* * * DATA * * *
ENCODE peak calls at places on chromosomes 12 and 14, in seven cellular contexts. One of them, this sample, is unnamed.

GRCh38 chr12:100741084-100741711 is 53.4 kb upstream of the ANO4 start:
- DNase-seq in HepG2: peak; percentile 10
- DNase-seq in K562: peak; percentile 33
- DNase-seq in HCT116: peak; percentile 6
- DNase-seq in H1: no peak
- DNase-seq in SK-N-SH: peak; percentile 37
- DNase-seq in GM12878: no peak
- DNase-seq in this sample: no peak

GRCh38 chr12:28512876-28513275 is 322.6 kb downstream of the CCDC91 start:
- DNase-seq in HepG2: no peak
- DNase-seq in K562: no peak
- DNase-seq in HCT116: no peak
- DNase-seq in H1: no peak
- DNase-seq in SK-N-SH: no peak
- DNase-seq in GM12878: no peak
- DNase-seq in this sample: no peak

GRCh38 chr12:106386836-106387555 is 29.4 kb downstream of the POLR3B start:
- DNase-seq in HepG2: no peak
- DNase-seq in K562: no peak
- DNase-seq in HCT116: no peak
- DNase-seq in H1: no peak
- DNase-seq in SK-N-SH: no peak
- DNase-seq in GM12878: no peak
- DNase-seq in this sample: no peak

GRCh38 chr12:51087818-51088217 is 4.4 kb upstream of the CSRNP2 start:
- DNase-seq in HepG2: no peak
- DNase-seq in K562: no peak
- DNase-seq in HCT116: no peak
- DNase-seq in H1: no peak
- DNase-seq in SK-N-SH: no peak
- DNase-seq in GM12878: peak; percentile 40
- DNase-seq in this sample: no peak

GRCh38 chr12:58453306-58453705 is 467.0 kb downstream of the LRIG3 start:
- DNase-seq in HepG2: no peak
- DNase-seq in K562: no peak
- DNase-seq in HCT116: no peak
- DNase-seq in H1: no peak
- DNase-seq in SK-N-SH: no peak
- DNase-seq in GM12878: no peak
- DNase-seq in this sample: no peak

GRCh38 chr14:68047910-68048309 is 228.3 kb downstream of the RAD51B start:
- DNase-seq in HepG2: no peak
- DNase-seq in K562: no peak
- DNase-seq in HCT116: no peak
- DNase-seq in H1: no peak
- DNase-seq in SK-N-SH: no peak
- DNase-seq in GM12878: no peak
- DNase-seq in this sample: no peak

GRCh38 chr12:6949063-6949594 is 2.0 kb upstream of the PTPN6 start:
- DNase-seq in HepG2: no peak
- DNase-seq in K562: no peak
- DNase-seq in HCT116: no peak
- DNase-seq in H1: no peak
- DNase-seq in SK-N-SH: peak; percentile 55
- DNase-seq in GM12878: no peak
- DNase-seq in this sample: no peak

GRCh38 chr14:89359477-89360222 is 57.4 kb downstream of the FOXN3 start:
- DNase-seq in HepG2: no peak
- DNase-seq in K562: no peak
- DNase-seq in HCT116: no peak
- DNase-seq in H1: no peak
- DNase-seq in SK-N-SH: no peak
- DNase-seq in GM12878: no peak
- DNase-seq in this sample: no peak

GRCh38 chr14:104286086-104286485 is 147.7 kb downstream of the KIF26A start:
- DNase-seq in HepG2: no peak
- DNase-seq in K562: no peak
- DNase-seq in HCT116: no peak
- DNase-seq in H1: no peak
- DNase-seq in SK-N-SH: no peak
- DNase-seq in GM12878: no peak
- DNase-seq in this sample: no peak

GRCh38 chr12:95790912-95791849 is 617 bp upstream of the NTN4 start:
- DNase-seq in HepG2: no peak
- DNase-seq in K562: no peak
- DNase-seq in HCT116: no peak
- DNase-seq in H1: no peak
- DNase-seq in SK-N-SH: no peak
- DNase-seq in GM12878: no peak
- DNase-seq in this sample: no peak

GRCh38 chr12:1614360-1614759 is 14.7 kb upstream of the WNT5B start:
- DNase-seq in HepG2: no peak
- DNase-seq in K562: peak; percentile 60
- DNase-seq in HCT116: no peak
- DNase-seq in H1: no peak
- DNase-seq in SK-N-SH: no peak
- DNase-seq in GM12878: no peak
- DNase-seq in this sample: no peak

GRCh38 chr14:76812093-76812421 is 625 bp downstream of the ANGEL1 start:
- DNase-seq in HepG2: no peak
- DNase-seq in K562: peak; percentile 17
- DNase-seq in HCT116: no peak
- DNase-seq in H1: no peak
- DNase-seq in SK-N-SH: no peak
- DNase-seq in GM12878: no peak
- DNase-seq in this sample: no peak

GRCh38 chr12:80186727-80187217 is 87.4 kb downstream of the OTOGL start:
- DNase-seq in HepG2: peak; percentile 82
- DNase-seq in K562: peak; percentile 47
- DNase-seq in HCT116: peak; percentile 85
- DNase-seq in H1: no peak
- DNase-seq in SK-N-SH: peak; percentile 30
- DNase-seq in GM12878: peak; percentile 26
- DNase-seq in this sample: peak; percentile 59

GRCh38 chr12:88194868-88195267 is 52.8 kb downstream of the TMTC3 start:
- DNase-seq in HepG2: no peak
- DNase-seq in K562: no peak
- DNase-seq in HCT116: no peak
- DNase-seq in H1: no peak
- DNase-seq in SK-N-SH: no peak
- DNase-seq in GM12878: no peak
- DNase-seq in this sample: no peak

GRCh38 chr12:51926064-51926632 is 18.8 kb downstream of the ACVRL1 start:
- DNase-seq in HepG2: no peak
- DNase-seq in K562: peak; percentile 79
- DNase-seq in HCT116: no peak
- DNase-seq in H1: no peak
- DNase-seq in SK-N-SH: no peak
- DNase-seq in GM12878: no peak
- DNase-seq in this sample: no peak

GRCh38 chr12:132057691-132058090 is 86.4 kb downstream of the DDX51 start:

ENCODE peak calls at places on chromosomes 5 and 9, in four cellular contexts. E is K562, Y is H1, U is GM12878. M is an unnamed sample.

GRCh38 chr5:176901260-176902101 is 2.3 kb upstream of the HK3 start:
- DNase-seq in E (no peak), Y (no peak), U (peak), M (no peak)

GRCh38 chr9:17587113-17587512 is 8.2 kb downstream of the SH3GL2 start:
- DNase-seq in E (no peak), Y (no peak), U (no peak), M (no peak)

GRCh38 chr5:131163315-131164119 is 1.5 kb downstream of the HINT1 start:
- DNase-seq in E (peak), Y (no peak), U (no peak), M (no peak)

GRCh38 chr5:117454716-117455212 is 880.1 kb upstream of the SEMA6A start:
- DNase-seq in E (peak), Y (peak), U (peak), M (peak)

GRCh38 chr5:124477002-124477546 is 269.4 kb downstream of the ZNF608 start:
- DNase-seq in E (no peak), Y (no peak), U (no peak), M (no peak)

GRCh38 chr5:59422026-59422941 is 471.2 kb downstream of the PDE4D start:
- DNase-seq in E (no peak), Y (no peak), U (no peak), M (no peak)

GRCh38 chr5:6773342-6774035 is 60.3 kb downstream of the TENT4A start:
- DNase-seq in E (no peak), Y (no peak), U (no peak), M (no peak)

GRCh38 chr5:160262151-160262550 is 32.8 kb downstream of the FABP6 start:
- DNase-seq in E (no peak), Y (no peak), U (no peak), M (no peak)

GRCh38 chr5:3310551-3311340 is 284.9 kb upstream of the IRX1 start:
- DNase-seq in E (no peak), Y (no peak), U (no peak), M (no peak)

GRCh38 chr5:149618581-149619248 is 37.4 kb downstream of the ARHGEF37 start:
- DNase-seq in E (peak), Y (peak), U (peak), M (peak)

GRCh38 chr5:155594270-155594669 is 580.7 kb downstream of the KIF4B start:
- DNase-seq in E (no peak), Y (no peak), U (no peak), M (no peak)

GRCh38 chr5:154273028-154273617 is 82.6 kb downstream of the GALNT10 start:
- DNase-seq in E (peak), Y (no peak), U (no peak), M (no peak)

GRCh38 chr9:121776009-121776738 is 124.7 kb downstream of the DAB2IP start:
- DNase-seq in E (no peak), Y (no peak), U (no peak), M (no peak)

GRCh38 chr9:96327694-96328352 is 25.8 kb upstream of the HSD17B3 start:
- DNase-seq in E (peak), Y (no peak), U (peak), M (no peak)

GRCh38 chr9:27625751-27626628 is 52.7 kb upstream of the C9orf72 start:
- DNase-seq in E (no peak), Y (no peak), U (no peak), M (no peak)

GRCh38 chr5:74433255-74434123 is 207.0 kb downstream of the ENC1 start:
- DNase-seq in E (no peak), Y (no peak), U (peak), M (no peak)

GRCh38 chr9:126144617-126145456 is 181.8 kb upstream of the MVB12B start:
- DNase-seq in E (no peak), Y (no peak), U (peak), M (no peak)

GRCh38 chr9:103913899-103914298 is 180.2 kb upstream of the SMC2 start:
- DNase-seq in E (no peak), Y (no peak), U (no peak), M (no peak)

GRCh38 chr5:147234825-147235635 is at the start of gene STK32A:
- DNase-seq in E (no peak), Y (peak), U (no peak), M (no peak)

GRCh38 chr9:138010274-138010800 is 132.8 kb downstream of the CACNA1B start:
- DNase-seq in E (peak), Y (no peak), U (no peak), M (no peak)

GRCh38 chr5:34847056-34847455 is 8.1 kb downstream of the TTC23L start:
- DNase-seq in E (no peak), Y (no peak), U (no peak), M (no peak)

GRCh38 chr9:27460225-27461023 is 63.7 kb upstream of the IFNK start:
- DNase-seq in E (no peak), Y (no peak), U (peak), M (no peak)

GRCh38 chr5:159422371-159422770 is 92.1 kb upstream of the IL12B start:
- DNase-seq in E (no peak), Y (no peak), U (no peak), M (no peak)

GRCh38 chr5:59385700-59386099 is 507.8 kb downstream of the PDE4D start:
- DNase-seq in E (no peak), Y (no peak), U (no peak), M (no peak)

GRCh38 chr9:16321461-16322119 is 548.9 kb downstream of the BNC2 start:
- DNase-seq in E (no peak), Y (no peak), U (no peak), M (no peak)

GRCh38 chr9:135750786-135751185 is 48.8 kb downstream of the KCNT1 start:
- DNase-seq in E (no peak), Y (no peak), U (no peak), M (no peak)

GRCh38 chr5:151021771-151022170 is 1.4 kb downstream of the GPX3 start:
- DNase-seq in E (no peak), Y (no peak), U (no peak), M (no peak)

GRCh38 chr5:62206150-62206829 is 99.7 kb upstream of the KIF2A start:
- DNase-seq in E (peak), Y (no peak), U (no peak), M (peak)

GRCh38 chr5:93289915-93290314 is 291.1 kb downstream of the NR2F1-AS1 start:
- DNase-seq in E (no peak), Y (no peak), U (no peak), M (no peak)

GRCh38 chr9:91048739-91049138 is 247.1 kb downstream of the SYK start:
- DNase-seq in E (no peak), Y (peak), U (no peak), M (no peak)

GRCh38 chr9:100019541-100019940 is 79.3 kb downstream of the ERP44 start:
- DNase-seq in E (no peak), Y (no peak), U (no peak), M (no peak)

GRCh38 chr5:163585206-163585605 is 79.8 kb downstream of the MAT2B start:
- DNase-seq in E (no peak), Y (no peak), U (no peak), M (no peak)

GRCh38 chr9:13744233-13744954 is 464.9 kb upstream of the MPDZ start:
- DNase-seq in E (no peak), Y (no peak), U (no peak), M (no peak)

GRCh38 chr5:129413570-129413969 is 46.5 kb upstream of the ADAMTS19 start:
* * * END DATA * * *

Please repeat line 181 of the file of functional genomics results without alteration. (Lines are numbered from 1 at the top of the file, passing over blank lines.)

- DNase-seq in E (no peak), Y (no peak), U (no peak), M (no peak)